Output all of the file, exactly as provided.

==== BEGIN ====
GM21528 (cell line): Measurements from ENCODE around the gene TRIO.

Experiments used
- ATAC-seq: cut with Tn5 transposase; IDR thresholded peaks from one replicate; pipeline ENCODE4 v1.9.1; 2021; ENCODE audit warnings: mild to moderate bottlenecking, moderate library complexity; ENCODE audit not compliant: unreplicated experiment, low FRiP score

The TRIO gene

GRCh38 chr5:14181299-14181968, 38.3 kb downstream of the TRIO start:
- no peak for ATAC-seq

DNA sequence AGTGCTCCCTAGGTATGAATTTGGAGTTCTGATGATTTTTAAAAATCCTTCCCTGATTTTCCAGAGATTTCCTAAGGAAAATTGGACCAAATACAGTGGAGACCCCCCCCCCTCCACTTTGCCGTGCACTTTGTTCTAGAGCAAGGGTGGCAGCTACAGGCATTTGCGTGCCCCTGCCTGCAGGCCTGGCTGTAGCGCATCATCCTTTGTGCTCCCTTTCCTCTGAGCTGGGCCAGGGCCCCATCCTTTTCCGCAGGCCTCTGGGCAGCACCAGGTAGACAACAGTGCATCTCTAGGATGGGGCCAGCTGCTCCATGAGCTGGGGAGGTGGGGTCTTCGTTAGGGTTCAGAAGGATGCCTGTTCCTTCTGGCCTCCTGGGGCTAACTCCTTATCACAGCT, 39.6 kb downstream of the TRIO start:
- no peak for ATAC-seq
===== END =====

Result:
GM21528 (cell line): Measurements from ENCODE around the gene TRIO.

Experiments used
- ATAC-seq: cut with Tn5 transposase; IDR thresholded peaks from one replicate; pipeline ENCODE4 v1.9.1; 2021; ENCODE audit warnings: mild to moderate bottlenecking, moderate library complexity; ENCODE audit not compliant: unreplicated experiment, low FRiP score

The TRIO gene

GRCh38 chr5:14181299-14181968, 38.3 kb downstream of the TRIO start:
- no peak for ATAC-seq

DNA sequence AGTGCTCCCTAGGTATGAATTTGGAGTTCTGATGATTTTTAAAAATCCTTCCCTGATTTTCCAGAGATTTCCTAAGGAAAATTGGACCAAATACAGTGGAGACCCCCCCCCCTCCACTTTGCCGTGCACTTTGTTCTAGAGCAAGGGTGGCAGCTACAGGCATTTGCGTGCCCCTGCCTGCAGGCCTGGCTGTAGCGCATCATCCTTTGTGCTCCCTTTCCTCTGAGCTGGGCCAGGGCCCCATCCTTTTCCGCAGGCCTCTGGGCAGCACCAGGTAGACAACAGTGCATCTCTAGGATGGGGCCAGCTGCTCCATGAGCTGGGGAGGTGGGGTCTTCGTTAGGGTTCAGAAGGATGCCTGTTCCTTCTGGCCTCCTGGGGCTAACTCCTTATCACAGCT, 39.6 kb downstream of the TRIO start:
- no peak for ATAC-seq